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“Bite-Size Bits of Local, National, and Global History”
Near Sharpsburg in Washington County, Maryland — The American Northeast (Mid-Atlantic)
 

“Back Boys, For God's Sake Move Back;”

“You Are In A Bad Fix”

 
 
"Back Boys, For God's Sake Move Back;" Marker image. Click for full size.
By Craig Swain, July 5, 2009
1. "Back Boys, For God's Sake Move Back;" Marker
In the first paragraph, General Sedgwick's name is misspelled.
Inscription.
Gen. Edwin Vose Sumner, Union Second Corps Commander

(1) As the battle shifted away from the Cornfield, Gen. John Sedwick's division of Federal troops, personally led by corps commander Gen. Edwin Sumner, advanced from the East Woods. Sumner's plan was to move into the West Woods, hit the Confederates in the flank and drive them toward Sharpsburg. Over 5,000 Union soldiers marched out of the East Woods and headed toward the West Woods at 9:15 a.m.

(2) Along with other Confederate forces, Gen. Lafayette McLaws's division went into battle to shore up the left end of the Confederate battle line. As they pressed into the West Woods from one side, Sedgwick's Union soldiers moved in from the other. The result of this convergence was disastrous for the Union soldiers.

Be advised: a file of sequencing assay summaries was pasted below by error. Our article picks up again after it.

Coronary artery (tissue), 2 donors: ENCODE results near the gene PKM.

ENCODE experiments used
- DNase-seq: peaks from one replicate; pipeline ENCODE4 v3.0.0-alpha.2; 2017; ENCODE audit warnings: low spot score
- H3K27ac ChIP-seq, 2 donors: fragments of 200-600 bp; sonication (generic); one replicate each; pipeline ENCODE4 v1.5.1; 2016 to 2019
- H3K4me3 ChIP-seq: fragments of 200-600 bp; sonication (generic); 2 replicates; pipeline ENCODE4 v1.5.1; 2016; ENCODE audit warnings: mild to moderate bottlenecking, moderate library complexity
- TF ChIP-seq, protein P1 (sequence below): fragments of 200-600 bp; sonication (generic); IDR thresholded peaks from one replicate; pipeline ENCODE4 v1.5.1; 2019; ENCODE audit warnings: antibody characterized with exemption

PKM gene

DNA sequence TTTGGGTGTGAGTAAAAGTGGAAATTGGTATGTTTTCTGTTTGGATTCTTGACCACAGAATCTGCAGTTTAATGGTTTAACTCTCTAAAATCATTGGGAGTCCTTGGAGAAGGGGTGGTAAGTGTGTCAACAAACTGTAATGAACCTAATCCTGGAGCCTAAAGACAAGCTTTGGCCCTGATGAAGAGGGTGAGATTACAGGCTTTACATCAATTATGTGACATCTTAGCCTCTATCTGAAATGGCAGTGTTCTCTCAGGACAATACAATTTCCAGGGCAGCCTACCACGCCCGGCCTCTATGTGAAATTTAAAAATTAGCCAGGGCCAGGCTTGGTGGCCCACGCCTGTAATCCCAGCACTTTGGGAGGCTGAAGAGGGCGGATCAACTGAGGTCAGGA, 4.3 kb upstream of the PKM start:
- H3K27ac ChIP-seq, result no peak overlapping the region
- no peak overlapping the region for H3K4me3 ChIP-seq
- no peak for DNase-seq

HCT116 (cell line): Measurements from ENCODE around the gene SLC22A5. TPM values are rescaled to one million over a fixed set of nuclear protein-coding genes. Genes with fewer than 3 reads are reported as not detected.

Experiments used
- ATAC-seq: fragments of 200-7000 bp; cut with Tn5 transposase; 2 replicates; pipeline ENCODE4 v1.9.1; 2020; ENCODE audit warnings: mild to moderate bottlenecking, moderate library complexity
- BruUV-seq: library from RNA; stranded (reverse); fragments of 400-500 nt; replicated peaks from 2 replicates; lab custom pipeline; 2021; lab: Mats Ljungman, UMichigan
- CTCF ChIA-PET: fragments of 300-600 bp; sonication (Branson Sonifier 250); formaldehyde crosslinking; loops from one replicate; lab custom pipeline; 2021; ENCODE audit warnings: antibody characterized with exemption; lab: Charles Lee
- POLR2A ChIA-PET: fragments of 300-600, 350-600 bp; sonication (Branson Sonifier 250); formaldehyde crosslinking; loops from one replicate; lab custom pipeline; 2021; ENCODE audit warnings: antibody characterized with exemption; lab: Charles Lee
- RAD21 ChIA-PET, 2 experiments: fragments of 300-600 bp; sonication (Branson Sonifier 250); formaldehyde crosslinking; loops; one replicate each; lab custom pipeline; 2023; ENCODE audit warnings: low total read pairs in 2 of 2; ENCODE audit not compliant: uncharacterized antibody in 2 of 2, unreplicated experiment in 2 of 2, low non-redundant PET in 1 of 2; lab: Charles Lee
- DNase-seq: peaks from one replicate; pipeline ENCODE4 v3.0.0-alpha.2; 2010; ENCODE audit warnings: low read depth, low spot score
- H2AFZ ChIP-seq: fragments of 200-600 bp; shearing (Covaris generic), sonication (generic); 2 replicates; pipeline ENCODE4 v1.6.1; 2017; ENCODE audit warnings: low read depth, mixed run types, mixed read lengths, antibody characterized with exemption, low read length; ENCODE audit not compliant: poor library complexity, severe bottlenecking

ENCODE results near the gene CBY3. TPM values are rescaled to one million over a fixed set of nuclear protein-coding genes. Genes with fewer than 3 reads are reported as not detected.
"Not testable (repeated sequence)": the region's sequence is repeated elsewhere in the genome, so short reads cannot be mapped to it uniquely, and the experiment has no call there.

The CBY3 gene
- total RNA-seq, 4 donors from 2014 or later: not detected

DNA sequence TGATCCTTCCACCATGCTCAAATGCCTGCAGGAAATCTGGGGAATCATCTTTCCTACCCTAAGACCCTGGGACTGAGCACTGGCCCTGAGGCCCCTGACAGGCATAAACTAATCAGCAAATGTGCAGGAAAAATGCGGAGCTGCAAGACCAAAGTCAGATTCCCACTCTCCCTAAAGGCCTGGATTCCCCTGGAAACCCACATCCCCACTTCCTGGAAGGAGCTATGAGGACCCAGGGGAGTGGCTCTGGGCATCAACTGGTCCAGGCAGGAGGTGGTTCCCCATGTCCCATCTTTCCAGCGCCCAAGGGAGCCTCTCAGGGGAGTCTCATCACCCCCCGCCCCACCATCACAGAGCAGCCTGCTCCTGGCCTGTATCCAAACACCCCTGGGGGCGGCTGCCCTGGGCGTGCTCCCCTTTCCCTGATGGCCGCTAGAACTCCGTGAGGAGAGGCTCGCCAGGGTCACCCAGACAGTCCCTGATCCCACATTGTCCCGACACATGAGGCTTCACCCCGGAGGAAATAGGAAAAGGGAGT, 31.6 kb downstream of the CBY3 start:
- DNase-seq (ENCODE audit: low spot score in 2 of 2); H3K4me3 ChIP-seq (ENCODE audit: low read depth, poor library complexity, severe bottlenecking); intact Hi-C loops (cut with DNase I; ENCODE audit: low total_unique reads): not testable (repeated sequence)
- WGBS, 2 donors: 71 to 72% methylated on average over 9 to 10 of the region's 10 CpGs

(3) Union Pvt. Roland Bowen remembered, "The rebs saw their advantage and with grape and canister and musketry they mowed us down." Confederates attacked from three sides into the flanks of the Federal line. The fighting was so confusing that men from New York fired into the backs of the soldiers in front of them. Within twenty minutes, the Union troops fell back from the West Woods toward the north and east.

(4) As Sedgwick's men fled the West Woods, the other two divisions of the Second Corps assaulted the Sunken Road. Sedgwick had lost
Map of the Action in the West Woods image. Click for full size.
By Craig Swain, July 5, 2009
2. Map of the Action in the West Woods